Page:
A group of Mitchell property owners’ request to rezone a section of lots in the Island development along the west side of Lake Mitchell was denied by the city Planning and Zoning Commission on Monday, as some of the board members deemed it “spot zoning.”

The application sought to rezone a handful of lots in the Island development along Lake Mitchell to a single-family residential district, switching it from the current Urban Development zoning district. As part of the request, the existing homes that are in the Island development would remain in the Urban Development zoning district, while the lots that aren’t developed would switch to an R1 single-family residential district. JTZ Properties, Groeneweg Construction and Maui Farms were the entities seeking to rezone the lots, which would allow for larger homes to be built.

Chuck Mauszycki Jr., a local real estate agent and developer, spoke on behalf of the Island developer, Chuck Mauszycki Sr., and the property owners who submitted the rezoning application. He said the zoning change would allow for future homeowners to build “bigger and better” houses in the Island development, located across the street from the West End bridge.

“We’ve noticed a lot of buyers and builders wishing to build bigger homes. Twenty years ago, I don’t think we knew we would have sewer and water and that we’d be in the city,” Chuck Mauszycki Jr. said. “Our request is just to build bigger and better homes rather than the other.”

Considering the Island development is zoned as an Urban Development district, Planning Commission member Kevin Genzlinger, alleged rezoning some of the lots to a single-family residential district would be considered spot zoning, which occurs when an area of land is zoned differently than neighboring and surrounding nearby properties. In most instances, spot zoning is frowned upon and can create issues with the surrounding properties.

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“There are a handful of lots here that aren’t circled, so they would be left in a UD (Urban Development). We say it’s not spot zoning, but it sure looks like it,” said Planning Commission member Kevin Genzlinger. “I wouldn’t want to do that either, so I’d rather have it all be one zoning district.”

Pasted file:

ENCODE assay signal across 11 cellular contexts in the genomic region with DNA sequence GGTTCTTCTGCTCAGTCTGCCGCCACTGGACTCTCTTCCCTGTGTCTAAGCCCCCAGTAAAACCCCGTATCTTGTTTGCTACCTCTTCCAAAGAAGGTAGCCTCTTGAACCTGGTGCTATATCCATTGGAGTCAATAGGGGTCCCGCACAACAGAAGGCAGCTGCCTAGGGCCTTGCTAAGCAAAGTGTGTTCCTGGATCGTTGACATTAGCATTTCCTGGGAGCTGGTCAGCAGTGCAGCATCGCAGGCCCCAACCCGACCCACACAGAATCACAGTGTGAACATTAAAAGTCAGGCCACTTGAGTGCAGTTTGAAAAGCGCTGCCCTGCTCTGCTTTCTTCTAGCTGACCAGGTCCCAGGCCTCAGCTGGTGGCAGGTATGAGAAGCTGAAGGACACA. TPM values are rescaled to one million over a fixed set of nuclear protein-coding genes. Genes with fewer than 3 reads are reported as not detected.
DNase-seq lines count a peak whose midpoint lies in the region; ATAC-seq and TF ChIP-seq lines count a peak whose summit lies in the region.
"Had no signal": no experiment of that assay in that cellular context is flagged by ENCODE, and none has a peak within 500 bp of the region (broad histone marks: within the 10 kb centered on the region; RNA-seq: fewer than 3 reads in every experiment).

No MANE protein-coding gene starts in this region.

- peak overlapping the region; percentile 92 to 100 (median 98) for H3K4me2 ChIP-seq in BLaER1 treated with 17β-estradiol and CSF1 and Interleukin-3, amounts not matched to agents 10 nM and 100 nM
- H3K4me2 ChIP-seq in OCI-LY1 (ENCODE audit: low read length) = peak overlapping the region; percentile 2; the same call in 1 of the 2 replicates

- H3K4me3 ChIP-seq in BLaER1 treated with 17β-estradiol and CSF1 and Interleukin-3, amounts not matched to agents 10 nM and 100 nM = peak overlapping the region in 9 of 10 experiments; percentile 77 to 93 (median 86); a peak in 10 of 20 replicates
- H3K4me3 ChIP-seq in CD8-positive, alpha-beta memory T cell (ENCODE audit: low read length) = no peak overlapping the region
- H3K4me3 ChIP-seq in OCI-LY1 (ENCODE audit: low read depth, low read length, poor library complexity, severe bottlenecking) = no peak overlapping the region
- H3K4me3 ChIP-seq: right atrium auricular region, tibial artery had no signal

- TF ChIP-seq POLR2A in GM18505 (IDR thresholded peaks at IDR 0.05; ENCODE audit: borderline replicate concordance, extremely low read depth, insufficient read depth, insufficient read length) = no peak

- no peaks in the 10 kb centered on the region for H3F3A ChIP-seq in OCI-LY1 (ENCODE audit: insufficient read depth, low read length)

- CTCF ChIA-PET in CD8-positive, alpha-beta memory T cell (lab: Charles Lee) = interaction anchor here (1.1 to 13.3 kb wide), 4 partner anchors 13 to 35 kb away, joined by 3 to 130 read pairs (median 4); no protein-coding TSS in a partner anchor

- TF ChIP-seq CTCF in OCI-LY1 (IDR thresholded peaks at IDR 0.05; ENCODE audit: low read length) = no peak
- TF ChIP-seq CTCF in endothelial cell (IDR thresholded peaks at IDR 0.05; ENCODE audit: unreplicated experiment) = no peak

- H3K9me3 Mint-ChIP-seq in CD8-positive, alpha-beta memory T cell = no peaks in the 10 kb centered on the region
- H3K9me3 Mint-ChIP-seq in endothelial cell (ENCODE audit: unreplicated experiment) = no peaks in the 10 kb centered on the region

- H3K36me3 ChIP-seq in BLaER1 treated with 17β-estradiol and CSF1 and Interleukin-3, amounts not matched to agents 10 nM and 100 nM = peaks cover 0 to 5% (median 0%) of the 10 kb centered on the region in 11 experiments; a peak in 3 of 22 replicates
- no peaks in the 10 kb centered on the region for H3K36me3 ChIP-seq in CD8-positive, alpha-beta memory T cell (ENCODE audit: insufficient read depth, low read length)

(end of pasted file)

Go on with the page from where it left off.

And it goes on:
Prior to Genzlinger addressing his concerns of spot zoning, John Hegg, the city’s building inspector, suggested the application be changed to rezone the entire Island development into a single-family Residential district.

“If you’re going to change the zoning, why not make it all R1 (single-family residential zoning district) ... Doing a mixed-zoning in an area like that makes it tricky to write a building permit, and I got stung the other day on it,” Hegg said. “If it is all R1, then you don’t have to worry about where the lines are with a jigsaw puzzle every time you write a building permit.”

Following Hegg’s suggestion, Chuck Mauszycki Jr. did not express opposition to rezoning the entire development into a single-family residential district. For that to happen, the application must be resubmitted requesting to rezone the entire development as single-family residential, which would be voted on by the Planning Commission and Mitchell City Council at a later date, pending the application submission.

When the Island development began roughly 20 years ago, the area wasn’t in city limits. But after the development took off and became a highly sought after area for residential homes, it was moved into city limits.

“Our wish is to have an R1 (Single-family residential) zone just like all the great neighborhoods in town to allow bigger and better, higher-taxable value homes,” Chuck Mauszycki Jr. said. “So I think we have a lot of reasons to rezone.”

The Planning Commission unanimously denied the rezoning request in a 7-0 vote. However, the city’s documents showed there were two letters approving the rezoning change, while one letter disapproved.

Richard Rozum, a resident residing in the Island development who backed the request, wrote the rezoning of the lots will “help make it easier to fit nice homes” on the lots that are requested to be rezoned. He added in his letter that “the lots in the center of the Island are smaller lots,” which is why he noted the rezoning would make it easier for larger homes.

Jeff Bathke, a resident residing in the Island development, outlined several reasons for his disapproval of the rezoning change. In Bathke’s letter, he wrote, “The rezoning would provide unjustified special treatment that benefits the applicant, while undermining the pre-existing rights and uses of adjacent property owners.” Bathke also alleged the rezoning request was for the “sole purpose of decreasing setbacks,” and cited the change would allow for spot zoning.